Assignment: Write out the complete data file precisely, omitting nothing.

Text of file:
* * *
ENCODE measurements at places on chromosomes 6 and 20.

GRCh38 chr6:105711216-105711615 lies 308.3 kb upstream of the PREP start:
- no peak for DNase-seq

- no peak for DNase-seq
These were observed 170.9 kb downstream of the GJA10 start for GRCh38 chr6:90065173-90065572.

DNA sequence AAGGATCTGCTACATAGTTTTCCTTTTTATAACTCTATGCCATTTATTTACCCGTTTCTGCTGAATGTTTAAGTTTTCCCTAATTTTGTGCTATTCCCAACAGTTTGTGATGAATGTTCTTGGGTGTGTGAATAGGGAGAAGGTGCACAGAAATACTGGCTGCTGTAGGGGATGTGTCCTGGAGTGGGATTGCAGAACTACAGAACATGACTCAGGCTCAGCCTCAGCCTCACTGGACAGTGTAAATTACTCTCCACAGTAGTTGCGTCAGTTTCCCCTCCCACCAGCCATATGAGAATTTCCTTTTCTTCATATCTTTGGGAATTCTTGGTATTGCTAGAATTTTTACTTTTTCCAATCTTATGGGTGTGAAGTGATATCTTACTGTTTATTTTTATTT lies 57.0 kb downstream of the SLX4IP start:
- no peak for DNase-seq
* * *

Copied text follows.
ENCODE measurements at places on chromosomes 6 and 20.

GRCh38 chr6:105711216-105711615 lies 308.3 kb upstream of the PREP start:
- no peak for DNase-seq

- no peak for DNase-seq
These were observed 170.9 kb downstream of the GJA10 start for GRCh38 chr6:90065173-90065572.

DNA sequence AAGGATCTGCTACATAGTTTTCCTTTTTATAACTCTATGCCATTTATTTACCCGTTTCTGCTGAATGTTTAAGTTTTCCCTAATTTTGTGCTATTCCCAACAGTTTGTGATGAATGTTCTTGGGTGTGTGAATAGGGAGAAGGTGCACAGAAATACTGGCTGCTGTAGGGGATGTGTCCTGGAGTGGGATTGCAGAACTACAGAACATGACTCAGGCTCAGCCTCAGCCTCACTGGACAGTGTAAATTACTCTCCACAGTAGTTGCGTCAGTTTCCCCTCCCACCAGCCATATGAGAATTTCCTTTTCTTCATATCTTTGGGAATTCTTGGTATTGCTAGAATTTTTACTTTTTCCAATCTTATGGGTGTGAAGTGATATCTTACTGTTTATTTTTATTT lies 57.0 kb downstream of the SLX4IP start:
- no peak for DNase-seq